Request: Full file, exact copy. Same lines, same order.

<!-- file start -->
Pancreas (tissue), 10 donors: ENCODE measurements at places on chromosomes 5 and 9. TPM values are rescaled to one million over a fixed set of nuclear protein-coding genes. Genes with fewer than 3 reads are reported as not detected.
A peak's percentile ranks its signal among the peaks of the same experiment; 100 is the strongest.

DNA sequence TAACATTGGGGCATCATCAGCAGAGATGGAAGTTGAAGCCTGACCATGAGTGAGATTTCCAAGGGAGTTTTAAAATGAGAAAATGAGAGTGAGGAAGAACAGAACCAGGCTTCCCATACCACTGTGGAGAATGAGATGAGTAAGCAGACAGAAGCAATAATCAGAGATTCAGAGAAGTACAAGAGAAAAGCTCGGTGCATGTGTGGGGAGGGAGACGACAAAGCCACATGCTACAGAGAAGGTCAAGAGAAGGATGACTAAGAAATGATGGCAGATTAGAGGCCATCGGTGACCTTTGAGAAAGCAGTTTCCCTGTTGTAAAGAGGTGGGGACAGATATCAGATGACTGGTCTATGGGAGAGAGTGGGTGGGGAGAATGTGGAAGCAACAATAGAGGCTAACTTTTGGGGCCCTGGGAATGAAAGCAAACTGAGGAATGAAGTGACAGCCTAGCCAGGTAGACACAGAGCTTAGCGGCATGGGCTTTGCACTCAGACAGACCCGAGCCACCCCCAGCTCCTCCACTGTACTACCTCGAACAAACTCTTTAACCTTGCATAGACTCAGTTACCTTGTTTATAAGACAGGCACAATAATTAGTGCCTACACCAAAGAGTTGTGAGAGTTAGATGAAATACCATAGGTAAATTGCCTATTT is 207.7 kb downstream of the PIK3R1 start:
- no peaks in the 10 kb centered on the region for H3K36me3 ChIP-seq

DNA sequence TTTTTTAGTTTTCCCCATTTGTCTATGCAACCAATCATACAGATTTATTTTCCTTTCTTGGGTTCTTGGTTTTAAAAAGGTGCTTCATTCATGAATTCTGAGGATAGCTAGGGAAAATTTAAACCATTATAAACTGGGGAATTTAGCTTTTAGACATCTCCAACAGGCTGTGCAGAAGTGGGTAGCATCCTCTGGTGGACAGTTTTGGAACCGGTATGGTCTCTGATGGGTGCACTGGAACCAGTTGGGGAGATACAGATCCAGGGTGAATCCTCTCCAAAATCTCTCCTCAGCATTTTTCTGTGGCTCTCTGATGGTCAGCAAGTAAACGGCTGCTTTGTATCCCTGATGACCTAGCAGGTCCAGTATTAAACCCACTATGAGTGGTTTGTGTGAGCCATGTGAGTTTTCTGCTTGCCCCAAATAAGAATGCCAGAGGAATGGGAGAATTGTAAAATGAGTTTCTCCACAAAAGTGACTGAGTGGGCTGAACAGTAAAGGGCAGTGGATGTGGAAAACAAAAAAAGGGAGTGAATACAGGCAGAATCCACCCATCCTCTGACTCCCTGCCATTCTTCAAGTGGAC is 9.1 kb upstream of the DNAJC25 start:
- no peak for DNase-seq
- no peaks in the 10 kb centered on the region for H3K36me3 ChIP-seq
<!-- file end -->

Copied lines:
Pancreas (tissue), 10 donors: ENCODE measurements at places on chromosomes 5 and 9. TPM values are rescaled to one million over a fixed set of nuclear protein-coding genes. Genes with fewer than 3 reads are reported as not detected.
A peak's percentile ranks its signal among the peaks of the same experiment; 100 is the strongest.

DNA sequence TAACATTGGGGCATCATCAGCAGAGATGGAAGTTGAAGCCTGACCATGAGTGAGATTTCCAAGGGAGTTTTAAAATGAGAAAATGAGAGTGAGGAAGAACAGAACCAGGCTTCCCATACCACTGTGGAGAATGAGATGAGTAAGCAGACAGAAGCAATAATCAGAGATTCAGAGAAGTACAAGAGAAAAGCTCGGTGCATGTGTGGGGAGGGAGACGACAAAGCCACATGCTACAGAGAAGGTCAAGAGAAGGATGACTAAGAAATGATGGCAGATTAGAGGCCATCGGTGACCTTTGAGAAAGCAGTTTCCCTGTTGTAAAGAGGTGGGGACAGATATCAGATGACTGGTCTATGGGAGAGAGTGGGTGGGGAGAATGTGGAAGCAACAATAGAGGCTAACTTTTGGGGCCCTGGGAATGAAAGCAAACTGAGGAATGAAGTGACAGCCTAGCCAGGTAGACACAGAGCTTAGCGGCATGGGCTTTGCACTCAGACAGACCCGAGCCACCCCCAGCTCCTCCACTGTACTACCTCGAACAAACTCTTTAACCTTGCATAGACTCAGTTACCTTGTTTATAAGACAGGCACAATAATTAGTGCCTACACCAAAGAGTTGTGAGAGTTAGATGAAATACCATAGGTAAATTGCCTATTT is 207.7 kb downstream of the PIK3R1 start:
- no peaks in the 10 kb centered on the region for H3K36me3 ChIP-seq

DNA sequence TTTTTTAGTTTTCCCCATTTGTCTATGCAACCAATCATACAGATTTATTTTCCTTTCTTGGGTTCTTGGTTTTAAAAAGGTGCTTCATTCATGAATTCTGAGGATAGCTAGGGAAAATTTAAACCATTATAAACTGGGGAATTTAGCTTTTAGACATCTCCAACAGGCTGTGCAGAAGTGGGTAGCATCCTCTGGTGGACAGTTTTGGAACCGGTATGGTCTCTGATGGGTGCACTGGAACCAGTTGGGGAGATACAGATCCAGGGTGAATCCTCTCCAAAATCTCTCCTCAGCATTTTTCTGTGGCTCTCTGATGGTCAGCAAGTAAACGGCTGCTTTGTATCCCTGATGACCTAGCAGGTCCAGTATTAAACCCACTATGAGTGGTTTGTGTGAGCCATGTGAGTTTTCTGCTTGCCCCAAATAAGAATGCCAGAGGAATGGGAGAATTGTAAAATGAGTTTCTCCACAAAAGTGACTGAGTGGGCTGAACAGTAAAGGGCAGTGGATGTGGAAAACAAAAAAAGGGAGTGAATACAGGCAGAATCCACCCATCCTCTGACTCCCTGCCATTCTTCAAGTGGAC is 9.1 kb upstream of the DNAJC25 start:
- no peak for DNase-seq
- no peaks in the 10 kb centered on the region for H3K36me3 ChIP-seq